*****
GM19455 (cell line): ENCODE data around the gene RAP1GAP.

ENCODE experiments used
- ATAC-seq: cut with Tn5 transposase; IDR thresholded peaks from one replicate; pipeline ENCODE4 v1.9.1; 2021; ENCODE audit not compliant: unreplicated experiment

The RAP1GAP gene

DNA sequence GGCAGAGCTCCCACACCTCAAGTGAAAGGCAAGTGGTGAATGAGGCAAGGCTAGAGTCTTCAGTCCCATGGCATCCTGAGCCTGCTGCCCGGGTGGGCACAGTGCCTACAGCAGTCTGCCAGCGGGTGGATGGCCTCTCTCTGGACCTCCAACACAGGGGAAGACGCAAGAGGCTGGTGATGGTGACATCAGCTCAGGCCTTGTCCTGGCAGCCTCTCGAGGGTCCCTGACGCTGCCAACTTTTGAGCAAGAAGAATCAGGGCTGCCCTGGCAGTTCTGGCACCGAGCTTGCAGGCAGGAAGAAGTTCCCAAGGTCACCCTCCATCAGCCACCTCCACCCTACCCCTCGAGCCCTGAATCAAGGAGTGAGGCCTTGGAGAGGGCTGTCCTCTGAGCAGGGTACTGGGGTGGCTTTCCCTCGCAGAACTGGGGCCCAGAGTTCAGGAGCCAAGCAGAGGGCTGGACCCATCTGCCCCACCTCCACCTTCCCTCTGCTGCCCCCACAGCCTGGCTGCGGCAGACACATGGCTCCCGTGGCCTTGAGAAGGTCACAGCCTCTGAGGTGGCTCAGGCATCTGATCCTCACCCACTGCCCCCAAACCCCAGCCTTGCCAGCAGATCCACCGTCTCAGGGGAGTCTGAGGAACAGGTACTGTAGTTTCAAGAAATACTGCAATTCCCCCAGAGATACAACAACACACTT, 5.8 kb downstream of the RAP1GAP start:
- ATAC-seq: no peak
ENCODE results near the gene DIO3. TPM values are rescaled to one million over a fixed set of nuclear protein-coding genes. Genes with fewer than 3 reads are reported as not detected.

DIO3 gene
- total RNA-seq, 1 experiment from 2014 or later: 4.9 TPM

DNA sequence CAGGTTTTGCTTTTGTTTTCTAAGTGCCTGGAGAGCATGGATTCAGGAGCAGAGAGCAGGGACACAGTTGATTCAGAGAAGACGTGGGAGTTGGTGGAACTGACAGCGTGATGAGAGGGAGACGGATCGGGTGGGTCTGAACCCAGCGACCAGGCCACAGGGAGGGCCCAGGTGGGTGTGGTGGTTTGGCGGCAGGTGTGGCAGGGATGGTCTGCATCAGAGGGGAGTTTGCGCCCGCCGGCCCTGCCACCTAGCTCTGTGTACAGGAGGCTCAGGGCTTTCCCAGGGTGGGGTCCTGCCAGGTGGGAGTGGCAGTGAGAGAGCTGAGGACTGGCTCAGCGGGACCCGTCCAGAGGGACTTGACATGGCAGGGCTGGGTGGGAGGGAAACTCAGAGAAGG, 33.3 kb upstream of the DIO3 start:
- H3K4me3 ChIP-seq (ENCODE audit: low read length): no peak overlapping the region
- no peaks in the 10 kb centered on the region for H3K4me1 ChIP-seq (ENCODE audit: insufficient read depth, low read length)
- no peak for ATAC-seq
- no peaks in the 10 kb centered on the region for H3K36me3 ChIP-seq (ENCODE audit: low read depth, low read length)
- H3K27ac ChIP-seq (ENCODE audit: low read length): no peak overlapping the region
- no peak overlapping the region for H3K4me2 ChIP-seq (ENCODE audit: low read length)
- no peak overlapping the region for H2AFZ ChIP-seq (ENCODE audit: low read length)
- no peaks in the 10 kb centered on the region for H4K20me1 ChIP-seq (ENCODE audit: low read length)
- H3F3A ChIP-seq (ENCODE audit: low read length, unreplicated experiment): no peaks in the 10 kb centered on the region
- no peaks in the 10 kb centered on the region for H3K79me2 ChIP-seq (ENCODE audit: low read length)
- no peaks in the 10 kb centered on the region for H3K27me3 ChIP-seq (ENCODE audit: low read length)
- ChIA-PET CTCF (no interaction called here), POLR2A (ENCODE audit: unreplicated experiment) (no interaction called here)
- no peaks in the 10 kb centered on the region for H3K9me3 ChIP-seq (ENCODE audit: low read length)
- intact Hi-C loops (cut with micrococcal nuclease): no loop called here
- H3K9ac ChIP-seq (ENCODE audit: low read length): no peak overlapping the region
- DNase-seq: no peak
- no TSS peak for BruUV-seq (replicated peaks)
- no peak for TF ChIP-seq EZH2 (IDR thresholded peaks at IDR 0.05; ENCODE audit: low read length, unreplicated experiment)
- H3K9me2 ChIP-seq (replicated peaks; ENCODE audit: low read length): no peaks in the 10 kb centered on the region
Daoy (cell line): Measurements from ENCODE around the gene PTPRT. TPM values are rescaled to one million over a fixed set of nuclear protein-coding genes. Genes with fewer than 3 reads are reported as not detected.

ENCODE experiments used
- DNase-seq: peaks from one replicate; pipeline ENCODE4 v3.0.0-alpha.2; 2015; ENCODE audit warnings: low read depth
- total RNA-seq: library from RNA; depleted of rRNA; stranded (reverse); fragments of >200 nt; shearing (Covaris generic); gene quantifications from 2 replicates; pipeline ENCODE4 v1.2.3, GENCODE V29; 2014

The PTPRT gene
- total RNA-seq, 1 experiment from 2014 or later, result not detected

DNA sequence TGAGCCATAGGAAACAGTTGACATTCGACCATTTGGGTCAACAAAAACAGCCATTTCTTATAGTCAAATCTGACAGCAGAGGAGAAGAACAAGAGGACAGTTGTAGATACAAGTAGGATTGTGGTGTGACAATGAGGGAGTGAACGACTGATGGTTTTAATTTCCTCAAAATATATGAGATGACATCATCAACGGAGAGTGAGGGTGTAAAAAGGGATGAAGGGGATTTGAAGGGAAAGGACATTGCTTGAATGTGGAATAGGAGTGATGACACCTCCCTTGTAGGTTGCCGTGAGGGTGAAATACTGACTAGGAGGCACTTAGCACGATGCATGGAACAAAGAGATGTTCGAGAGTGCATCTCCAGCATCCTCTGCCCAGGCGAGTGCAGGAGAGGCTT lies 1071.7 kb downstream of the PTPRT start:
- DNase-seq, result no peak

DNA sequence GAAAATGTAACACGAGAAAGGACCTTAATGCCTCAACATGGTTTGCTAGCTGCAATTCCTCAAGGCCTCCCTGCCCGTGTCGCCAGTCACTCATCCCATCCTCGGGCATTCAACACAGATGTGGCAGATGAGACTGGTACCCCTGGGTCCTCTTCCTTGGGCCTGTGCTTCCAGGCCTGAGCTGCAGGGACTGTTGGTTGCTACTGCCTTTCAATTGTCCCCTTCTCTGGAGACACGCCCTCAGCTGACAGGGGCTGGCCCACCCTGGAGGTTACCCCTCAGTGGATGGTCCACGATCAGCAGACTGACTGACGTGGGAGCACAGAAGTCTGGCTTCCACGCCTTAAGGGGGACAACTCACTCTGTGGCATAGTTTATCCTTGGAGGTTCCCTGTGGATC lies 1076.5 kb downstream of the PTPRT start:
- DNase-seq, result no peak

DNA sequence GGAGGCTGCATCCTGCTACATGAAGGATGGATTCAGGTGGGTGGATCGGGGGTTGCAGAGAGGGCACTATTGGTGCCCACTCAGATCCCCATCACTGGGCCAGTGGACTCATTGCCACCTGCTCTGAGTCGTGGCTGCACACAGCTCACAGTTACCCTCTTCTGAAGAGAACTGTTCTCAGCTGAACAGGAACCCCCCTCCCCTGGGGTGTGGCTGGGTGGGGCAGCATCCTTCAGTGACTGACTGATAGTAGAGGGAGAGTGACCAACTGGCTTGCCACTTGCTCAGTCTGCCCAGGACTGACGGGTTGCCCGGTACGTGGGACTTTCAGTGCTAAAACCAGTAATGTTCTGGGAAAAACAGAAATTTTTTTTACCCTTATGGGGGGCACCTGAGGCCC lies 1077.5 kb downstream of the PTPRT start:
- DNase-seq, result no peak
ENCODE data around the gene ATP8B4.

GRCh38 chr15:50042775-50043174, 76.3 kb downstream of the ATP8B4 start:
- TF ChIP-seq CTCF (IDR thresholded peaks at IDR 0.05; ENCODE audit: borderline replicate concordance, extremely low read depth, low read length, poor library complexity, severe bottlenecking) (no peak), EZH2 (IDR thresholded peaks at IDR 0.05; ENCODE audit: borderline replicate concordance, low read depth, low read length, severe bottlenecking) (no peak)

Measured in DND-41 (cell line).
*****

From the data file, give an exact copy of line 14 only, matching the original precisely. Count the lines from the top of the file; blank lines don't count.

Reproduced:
- no peaks in the 10 kb centered on the region for H3K36me3 ChIP-seq (ENCODE audit: low read depth, low read length)